April Fools Day has been around for 2,500 years, give or take. According to Wikipedia, it dates back to the 500s B.C. in Iran. In many parts of the world, pranksters tag people with paper fish. The main thing is, whether you are a king or a knave, it’s a time to not take things too seriously.
You’ll read this on the 5th, days after the official day, but that’s okay. The point is that we have a day each year when we can play the odd joke or two and relax a bit. It was Sunday this year, which means, unless you went out with friends, you probably could only play pranks on family members.
When TV was young, newsman Bob Trout, after he secured his place in history as a correspondent in WWII and by teaching Edward R. Murrow the secret of intimacy with an audience, used to do crazy things from time to time. I remember once, about 1950, Trout broadcast part of his show (he was the anchor for CBS’s flagship WCBS in NYC) upside down. Why? Because it was April 1st, that was why. Trout was one helluva newsman, but he had a sense of humor. News folks today are too serious to do anything remotely funny. Many are barely human, and most are essentially readers who have mastered facial expressions. Newscasters have become so serious that they have given rise to the Ted Knight and Ron Burgundy characters, parodies of people who take themselves too seriously, as was the “star” in the movie “Broadcast News.”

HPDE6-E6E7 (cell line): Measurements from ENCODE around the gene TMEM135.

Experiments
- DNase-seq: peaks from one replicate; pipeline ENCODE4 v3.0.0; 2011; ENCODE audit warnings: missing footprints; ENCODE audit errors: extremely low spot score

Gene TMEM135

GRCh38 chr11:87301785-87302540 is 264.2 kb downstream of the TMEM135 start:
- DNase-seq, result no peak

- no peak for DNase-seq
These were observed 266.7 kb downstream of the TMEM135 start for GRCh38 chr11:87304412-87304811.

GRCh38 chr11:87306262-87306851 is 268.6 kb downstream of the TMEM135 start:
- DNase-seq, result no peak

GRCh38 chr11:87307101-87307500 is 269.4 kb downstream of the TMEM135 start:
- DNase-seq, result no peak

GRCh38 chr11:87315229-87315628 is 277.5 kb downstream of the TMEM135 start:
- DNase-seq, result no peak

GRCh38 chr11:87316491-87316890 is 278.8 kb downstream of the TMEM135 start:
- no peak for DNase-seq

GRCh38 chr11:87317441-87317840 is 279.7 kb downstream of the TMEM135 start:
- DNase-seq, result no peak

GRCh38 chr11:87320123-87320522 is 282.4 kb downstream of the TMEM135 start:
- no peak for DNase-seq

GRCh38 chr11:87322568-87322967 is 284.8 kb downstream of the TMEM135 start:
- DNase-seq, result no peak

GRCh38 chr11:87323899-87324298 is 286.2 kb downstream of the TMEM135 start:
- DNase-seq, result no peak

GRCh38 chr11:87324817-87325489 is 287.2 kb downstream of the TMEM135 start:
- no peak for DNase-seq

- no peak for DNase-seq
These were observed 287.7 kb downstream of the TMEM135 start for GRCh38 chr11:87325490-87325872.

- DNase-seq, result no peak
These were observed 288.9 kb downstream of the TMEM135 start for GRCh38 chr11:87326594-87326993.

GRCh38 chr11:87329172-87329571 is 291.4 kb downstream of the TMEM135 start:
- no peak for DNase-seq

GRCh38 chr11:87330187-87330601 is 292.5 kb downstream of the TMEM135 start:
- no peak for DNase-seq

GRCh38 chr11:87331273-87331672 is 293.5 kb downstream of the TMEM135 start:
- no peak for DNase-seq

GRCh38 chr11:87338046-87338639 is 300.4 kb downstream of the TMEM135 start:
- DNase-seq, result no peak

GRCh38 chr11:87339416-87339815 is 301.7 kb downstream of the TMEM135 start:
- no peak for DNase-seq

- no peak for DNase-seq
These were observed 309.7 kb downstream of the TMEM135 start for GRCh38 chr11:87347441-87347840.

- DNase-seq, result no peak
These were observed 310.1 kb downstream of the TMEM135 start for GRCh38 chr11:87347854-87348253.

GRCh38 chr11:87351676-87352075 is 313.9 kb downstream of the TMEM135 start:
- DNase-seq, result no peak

In the investment business, I thought Bernie Madoff was serious. Could you imagine him laughing or playing a practical joke? On the other hand, Warren Buffett has a merry sense of fun, does not take himself seriously and is witty enough to keep people happily engaged for hours on end.
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News is a serious business much of the time, but not all of the time. Investing and financial planning are serious work, but let’s not get so involved in the seriousness that we can’t see the funny side of all that is human. I think it’s not just about serious hard work. If we can’t have fun along the way, life could be a bummer, right?